Scancell, the Nottingham based cancer vaccine developer, announced that positive progress has been made in the Phase I clinical trial for its experimental melanoma treatment, SCIB1. After a review of safety data for the first three patients receiving the lowest SCIB1 dose, the Cohort Review Committee has approved the escalation to the next dose level and the recruitment of the next cohort of patients.

Scancell also announced that it has obtained approval from the GTAC and MHRA to extend the Phase I SCIB1 trial after initial difficulties in patient recruitment. The SCIB1 trial, which started in June 2010, had been delayed because a portion of the patients required were being recruited into other cancer studies. Scancell applied to GTAC and MHRC to extend the scope of the trial in December.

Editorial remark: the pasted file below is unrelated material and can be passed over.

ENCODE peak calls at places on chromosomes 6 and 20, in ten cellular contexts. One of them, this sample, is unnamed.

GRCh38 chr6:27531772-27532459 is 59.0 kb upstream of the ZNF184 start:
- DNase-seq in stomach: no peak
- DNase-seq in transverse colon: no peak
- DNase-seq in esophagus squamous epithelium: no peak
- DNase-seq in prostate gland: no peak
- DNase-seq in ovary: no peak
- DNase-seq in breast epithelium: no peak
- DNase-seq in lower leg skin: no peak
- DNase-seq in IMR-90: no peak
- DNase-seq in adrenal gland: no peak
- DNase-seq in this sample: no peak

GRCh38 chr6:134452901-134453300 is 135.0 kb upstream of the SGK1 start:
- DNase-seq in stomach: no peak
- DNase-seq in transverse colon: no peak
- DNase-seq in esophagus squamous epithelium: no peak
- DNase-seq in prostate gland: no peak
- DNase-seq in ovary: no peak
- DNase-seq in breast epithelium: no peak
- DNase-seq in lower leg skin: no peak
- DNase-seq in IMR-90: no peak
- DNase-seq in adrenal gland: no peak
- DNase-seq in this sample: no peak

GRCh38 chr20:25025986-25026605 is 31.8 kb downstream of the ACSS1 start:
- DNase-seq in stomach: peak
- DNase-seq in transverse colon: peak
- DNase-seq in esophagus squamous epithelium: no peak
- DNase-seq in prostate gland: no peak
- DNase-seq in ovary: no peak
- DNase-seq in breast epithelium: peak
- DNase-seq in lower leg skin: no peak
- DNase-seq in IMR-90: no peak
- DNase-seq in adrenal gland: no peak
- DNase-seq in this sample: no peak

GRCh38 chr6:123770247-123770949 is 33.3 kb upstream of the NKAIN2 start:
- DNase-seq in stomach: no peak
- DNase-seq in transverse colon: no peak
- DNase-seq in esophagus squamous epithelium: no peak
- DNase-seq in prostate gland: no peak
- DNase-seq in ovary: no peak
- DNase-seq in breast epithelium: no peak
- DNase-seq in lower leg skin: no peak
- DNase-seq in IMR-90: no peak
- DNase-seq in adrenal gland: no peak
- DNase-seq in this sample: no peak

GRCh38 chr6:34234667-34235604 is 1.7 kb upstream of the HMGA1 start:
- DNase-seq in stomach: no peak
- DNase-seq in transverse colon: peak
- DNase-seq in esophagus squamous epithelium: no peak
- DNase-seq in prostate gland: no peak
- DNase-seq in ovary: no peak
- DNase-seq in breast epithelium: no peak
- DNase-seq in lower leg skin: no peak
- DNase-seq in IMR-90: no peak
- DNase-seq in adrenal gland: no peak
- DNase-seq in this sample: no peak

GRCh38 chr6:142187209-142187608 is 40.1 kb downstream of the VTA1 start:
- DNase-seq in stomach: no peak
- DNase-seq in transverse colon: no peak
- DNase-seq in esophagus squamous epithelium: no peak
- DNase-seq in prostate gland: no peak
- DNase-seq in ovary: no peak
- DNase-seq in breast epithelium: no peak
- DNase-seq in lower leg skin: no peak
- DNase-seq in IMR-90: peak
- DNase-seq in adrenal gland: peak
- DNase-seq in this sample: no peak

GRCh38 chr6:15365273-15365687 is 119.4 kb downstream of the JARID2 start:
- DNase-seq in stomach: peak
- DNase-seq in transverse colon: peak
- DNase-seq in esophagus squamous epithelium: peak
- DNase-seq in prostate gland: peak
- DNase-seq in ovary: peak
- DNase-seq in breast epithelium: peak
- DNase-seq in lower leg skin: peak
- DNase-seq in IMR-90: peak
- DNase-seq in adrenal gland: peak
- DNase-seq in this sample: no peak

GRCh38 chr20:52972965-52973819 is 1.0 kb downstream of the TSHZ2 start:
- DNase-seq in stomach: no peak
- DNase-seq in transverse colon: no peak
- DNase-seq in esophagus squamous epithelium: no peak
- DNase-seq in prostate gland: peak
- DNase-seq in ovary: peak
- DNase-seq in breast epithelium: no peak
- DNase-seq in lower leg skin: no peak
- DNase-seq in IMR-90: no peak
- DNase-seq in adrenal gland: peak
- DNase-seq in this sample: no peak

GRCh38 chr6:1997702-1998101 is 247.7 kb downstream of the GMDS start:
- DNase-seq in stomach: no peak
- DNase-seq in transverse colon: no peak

Approval has now been granted for Scancell to open a fourth testing site in Leeds. In addition, it has also gained approval to recruit patients that are slightly less sick than allowed in the original clinical protocol. Now, Scancell can recruit any patient with Stage III (when the cancer has begun to spread to local lymph nodes) or Stage IV (when the cancer has spread to more distant parts of the body) malignant melanoma. Originally only inoperable (not suitable for surgery) Stage III and Stage IV patients were eligible.

The expansion in trial sites and patient eligibility criteria should speed up the Phase I trial. The company noted in its December AGM announcement that the Phase I trial delay may cause the need to raise £500,000 to £1 million in the latter part of 2011.

Scancell noted that it made an operating loss of £835,540 for the half year to October 31st 2010 (2009: £661,794) and a net loss of £802,170 (2009: £626,126). Cash at bank was £1.7 million (2009: £1.1 million).

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